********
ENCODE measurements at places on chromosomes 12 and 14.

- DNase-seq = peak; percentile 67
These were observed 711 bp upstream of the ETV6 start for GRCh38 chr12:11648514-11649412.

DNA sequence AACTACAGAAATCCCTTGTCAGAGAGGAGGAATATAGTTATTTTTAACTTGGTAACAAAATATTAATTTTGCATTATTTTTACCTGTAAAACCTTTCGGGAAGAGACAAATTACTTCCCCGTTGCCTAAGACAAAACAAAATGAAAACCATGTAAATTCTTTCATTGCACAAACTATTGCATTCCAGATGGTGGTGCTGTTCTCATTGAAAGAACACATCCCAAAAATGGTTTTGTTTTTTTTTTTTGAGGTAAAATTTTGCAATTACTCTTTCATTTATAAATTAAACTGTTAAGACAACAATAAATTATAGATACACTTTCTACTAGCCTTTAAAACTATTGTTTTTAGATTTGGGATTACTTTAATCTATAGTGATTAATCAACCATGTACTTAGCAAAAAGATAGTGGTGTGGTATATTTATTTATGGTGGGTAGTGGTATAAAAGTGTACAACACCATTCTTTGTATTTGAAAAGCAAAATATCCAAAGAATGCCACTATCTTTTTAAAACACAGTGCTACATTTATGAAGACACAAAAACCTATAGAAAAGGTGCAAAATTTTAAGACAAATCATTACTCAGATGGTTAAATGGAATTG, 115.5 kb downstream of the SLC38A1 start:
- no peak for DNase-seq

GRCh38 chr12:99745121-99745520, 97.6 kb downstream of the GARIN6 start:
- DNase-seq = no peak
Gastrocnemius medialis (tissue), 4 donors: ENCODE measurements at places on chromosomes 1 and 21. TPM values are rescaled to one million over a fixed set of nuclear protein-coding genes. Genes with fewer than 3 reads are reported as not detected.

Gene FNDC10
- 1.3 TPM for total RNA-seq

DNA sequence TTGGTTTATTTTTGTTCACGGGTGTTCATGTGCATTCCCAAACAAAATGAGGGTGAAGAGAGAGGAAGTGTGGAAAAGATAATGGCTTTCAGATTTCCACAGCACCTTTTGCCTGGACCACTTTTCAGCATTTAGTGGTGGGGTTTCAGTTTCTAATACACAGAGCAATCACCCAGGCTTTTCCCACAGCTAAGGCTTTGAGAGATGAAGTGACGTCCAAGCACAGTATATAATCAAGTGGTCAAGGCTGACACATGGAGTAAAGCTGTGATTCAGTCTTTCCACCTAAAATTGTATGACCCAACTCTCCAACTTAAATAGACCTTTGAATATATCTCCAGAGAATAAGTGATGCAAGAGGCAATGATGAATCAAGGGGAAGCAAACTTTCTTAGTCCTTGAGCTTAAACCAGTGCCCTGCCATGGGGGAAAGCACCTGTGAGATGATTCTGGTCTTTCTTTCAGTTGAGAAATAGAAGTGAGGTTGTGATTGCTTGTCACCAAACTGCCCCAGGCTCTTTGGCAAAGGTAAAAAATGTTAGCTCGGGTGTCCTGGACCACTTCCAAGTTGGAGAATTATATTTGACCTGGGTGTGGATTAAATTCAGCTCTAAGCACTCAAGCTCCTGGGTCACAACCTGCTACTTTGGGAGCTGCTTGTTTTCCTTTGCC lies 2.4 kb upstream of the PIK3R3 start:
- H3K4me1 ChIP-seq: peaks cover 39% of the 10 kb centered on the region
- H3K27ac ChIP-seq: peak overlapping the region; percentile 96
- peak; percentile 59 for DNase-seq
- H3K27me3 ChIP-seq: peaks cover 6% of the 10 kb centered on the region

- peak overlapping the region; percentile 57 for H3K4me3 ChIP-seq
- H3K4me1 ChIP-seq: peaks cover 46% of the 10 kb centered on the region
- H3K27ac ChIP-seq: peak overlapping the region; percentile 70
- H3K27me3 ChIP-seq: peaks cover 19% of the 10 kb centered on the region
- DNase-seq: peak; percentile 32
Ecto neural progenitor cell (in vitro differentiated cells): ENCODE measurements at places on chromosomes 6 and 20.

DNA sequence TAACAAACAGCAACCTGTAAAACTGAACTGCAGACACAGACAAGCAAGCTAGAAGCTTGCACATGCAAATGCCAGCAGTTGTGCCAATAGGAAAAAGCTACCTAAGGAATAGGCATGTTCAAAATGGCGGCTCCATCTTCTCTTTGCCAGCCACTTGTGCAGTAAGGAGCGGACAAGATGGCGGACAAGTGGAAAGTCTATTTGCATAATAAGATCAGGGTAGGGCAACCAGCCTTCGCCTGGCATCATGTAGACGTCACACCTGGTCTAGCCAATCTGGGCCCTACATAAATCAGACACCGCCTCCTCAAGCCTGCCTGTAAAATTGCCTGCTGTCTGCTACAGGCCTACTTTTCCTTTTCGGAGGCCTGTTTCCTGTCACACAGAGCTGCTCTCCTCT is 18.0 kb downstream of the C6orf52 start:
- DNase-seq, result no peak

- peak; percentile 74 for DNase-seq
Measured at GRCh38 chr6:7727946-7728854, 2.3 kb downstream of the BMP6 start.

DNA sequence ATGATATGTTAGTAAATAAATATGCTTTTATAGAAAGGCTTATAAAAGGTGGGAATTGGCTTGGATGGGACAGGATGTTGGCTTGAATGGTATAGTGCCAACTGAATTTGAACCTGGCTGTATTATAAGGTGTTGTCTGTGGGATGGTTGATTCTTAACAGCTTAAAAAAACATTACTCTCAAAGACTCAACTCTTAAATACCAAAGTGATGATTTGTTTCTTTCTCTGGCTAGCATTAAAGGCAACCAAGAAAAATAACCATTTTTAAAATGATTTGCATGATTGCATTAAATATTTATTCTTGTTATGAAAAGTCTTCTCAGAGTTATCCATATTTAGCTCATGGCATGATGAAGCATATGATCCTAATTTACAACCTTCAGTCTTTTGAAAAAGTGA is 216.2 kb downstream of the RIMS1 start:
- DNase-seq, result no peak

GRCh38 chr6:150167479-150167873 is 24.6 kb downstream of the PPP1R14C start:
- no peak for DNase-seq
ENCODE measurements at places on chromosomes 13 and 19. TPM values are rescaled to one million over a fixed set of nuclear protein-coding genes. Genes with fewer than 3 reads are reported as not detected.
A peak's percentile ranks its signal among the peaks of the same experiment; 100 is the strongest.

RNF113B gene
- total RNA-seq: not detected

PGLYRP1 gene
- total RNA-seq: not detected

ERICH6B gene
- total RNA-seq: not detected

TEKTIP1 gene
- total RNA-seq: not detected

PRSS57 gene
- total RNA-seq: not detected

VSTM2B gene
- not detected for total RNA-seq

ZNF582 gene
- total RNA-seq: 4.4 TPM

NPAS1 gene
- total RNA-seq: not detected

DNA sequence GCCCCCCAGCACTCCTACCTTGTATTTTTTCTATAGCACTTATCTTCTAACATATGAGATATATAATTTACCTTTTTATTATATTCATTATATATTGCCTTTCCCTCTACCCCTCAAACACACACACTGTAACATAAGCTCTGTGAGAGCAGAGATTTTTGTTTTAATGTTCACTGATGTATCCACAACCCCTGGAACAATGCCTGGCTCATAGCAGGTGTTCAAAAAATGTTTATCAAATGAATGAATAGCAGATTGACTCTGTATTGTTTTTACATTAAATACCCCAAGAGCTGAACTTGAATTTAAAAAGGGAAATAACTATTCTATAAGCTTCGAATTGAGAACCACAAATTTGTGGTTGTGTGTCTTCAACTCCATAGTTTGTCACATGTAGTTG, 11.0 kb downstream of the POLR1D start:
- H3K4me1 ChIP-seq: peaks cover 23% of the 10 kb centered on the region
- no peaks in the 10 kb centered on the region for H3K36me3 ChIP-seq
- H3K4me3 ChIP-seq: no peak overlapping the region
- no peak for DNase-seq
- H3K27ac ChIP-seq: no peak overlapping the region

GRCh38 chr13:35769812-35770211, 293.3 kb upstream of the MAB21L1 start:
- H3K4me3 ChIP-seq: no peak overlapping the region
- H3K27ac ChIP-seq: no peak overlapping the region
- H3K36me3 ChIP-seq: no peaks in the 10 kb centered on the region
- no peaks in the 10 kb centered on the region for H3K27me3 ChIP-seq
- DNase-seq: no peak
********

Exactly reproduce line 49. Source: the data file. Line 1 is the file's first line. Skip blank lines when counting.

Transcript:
- H3K4me1 ChIP-seq: peaks cover 23% of the 10 kb centered on the region